Tag: Guide

The first guide to Italian wines becomes an international app – Italian Cuisine

The first guide to Italian wines becomes an international app

Permanent Seminar Luigi Veronelli presents a novelty designed to support the winemakers in this complex moment: his guide to Italian wines is digital, free and usable also abroad!

"This period of crisis is profoundly changing our habits, including in the choice, purchase and consumption of wine. Despite a thousand limitations, the work of the producers continues in the vineyard and in the cellar, it is in the commercial sector that today there are enormous difficulties. The cancellation of major trade fair events, the complexity of supplies and the temporary closure, in many states, of restaurants and public establishments are putting a strain on operators of all sizes and types "he says Andrea Bonini, Director of the Veronelli Seminar. «It is difficult to understand now how the scenario will evolve; we wish, however, give our contribution to the sector by promoting the meeting between the best wines of Italy and those who, in the world, wish to know and appreciate them ".

The initiative promoted by the Luigi Veronelli Permanent Seminar starts from a Bergamo hard hit by the Covid-19 emergency, but eager to resume, also through signs of optimism like this. The wine sector that is facing an unexpected crisis, can count on the help of the first guide to Italian wines which presents for the first time the digital version Guida Oro I Vini di Veronelli 2020 in English. Veronelli's Gold Guide to Italian Wines is a free tool dedicated to enthusiasts and industry experts who will find their way among the best proposals of Italian wines through the rating scale in cents, the assessments made by the Curators Gigi Brozzoni, Marco Magnoli and Alessandra Piubello and information relating to the companies and wines.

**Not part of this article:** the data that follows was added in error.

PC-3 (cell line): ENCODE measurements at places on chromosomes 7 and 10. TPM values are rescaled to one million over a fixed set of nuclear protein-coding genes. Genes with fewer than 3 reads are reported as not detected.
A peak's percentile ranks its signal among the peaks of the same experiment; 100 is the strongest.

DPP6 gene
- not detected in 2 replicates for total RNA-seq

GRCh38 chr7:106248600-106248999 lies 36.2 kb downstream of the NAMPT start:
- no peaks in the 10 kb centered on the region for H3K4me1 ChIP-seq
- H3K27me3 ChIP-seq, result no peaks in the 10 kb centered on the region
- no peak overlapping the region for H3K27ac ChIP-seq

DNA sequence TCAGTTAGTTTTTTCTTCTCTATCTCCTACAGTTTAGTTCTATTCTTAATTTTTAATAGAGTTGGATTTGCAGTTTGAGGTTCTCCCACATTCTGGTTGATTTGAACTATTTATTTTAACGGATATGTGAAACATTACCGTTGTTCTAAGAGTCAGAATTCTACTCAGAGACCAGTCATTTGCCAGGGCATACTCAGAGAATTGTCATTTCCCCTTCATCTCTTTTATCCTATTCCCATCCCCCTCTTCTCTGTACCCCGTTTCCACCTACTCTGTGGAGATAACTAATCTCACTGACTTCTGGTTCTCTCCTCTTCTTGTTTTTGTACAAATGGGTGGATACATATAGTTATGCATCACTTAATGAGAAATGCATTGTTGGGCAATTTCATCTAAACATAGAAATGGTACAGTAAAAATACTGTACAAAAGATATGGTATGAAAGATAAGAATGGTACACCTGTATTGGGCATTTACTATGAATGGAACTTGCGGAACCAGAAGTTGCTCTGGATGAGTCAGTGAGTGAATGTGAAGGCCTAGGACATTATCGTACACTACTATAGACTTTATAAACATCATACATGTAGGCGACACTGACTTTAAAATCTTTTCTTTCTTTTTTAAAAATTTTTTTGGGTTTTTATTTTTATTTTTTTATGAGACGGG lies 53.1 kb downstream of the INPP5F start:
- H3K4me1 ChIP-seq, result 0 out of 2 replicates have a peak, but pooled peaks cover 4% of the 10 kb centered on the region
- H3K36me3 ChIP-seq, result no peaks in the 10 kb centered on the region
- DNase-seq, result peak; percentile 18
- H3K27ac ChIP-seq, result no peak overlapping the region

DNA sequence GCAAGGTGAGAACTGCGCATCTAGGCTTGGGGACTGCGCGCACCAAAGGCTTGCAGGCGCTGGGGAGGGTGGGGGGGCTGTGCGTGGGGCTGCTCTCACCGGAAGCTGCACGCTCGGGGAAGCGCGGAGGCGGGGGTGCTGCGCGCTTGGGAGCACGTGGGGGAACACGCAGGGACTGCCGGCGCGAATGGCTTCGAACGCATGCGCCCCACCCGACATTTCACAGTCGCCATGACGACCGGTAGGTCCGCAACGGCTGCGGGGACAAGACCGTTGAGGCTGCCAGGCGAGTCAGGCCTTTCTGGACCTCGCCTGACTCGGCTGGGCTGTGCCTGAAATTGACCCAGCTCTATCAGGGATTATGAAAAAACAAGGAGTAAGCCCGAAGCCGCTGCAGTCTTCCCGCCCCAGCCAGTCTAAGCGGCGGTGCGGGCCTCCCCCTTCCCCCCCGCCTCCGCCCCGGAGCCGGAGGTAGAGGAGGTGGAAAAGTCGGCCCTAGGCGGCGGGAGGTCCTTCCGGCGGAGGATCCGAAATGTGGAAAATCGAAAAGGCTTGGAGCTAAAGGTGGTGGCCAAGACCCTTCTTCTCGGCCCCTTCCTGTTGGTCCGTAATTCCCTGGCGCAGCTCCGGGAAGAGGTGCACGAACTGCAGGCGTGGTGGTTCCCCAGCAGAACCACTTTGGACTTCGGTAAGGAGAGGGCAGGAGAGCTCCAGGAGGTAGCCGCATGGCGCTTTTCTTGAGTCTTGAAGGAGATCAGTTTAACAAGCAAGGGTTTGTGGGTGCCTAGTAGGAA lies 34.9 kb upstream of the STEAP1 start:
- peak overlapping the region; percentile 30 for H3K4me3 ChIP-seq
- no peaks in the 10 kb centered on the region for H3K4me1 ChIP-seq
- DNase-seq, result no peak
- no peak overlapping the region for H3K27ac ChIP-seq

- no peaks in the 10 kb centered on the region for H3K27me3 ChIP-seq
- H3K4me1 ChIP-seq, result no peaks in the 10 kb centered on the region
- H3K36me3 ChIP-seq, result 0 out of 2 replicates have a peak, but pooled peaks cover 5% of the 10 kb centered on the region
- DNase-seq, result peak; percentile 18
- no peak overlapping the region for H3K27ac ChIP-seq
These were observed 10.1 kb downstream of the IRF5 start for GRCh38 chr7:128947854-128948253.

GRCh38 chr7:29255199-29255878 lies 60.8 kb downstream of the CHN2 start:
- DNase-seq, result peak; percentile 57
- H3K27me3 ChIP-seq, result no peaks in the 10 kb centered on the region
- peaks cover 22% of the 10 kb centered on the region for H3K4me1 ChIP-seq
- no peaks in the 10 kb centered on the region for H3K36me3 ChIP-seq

Guide to the most famous Indian sauces, chutney and raita – Italian Cuisine

Guide to the most famous Indian sauces, chutney and raita

Guide to the two most famous varieties of Indian sauces, chutney and raita, among more or less spicy, sour, spicy, fruity and refreshing recipes

In Indian cuisine, although characterized by a great variety of dishes that differ in geographical areas and local culinary traditions, one of the common and strongly rooted elements is the use of spices and condiments and the preference for the stratifications of different and often contrasting flavors . In fact, there is no regional Indian cuisine that does not have a wide choice of sauces, often used as an accompaniment to snacks and appetizers, as a condiment for first or second courses or as a dish in which to dip the delicious Indian leavened bread called naan. So let's find out the two main categories of Indian sauces, or the chutney and raita, and their most popular and most popular varieties.

Chutney, the exotic sweet and sour and spicy Indian sauce